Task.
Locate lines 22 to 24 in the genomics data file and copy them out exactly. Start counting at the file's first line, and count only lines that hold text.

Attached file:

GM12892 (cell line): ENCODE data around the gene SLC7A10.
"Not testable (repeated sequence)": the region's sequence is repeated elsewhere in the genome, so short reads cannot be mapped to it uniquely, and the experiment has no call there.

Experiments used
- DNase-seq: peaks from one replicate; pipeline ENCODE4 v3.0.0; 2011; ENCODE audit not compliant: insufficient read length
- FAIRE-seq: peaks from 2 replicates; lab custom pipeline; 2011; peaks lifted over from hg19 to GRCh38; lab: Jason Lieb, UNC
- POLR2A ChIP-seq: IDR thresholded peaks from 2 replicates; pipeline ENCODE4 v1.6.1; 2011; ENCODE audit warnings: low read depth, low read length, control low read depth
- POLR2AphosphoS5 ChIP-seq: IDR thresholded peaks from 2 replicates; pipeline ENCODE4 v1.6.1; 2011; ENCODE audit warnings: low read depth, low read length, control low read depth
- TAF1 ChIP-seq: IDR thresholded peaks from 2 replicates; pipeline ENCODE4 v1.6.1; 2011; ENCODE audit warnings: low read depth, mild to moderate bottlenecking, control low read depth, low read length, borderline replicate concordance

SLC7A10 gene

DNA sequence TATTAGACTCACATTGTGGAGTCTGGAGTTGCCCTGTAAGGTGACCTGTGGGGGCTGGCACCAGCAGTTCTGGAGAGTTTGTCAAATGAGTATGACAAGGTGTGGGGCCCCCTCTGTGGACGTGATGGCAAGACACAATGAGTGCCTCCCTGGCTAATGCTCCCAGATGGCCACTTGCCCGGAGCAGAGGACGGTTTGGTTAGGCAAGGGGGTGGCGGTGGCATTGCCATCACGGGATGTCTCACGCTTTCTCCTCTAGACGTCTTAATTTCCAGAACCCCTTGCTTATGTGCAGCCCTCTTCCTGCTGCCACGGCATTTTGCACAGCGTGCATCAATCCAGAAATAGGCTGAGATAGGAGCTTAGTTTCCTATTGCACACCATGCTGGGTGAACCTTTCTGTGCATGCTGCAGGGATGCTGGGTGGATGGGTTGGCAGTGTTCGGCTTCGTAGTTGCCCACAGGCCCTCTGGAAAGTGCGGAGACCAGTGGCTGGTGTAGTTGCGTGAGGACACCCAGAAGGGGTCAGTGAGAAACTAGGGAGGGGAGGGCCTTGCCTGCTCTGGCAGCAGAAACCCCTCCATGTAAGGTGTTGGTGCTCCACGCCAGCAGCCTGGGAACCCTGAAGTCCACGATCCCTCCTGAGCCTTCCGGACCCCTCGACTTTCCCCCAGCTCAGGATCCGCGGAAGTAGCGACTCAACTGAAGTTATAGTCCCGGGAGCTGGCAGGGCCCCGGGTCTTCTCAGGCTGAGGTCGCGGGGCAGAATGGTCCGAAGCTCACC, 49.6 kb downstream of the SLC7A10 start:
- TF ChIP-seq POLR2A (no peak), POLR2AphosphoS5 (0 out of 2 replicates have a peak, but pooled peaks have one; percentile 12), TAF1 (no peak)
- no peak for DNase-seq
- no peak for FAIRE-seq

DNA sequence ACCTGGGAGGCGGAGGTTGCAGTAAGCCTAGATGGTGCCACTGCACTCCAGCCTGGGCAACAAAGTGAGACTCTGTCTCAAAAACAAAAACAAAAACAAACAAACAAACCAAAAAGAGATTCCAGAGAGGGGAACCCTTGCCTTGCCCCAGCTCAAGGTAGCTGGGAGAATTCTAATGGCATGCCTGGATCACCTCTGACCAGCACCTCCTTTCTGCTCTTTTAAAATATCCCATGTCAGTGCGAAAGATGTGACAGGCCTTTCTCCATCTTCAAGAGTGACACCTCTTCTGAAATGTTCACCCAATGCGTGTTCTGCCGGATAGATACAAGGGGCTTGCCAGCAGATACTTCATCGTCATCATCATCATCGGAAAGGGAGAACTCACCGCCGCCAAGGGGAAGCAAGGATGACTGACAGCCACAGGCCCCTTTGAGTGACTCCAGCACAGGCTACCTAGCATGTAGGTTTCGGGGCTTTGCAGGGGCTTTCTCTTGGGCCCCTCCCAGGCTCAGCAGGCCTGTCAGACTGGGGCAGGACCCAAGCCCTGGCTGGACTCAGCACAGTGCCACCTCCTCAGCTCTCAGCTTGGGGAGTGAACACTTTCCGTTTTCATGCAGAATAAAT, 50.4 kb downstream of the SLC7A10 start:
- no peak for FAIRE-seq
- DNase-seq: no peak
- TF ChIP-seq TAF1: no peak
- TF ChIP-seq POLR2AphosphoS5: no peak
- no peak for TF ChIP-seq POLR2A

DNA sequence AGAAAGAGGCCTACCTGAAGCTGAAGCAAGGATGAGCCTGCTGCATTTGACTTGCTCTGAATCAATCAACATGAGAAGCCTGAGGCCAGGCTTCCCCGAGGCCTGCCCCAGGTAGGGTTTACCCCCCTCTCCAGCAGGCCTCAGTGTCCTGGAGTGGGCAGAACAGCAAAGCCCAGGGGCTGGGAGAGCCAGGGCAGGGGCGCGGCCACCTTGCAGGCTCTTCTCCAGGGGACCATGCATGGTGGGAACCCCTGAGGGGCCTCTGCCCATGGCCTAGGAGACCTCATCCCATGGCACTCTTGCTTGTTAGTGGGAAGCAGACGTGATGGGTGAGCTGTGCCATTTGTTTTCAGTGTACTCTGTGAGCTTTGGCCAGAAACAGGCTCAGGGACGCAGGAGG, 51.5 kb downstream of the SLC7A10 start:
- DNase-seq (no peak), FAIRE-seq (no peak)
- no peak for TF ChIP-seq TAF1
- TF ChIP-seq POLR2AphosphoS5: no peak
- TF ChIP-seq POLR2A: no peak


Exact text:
- no peak for TF ChIP-seq TAF1
- TF ChIP-seq POLR2AphosphoS5: no peak
- TF ChIP-seq POLR2A: no peak